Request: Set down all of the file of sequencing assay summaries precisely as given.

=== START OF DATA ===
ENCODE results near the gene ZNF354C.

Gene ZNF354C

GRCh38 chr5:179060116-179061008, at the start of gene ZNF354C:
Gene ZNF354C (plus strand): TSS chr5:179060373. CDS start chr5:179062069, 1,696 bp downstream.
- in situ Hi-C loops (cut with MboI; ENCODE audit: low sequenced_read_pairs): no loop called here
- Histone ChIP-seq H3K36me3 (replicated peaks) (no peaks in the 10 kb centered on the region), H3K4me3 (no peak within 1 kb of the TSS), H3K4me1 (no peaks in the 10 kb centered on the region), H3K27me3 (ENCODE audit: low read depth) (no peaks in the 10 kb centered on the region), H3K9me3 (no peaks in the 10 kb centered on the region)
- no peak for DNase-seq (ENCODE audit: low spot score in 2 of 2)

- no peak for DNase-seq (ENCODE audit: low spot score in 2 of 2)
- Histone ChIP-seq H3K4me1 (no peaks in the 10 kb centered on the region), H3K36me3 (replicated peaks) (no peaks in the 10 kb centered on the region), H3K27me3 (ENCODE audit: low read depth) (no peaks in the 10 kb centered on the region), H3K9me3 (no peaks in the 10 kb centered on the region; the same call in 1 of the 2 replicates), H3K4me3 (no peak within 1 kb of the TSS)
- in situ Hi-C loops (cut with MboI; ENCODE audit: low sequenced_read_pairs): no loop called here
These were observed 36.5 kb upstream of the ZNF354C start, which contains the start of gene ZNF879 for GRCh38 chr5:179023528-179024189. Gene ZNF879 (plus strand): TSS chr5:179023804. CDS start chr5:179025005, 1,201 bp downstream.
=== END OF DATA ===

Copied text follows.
ENCODE results near the gene ZNF354C.

Gene ZNF354C

GRCh38 chr5:179060116-179061008, at the start of gene ZNF354C:
Gene ZNF354C (plus strand): TSS chr5:179060373. CDS start chr5:179062069, 1,696 bp downstream.
- in situ Hi-C loops (cut with MboI; ENCODE audit: low sequenced_read_pairs): no loop called here
- Histone ChIP-seq H3K36me3 (replicated peaks) (no peaks in the 10 kb centered on the region), H3K4me3 (no peak within 1 kb of the TSS), H3K4me1 (no peaks in the 10 kb centered on the region), H3K27me3 (ENCODE audit: low read depth) (no peaks in the 10 kb centered on the region), H3K9me3 (no peaks in the 10 kb centered on the region)
- no peak for DNase-seq (ENCODE audit: low spot score in 2 of 2)

- no peak for DNase-seq (ENCODE audit: low spot score in 2 of 2)
- Histone ChIP-seq H3K4me1 (no peaks in the 10 kb centered on the region), H3K36me3 (replicated peaks) (no peaks in the 10 kb centered on the region), H3K27me3 (ENCODE audit: low read depth) (no peaks in the 10 kb centered on the region), H3K9me3 (no peaks in the 10 kb centered on the region; the same call in 1 of the 2 replicates), H3K4me3 (no peak within 1 kb of the TSS)
- in situ Hi-C loops (cut with MboI; ENCODE audit: low sequenced_read_pairs): no loop called here
These were observed 36.5 kb upstream of the ZNF354C start, which contains the start of gene ZNF879 for GRCh38 chr5:179023528-179024189. Gene ZNF879 (plus strand): TSS chr5:179023804. CDS start chr5:179025005, 1,201 bp downstream.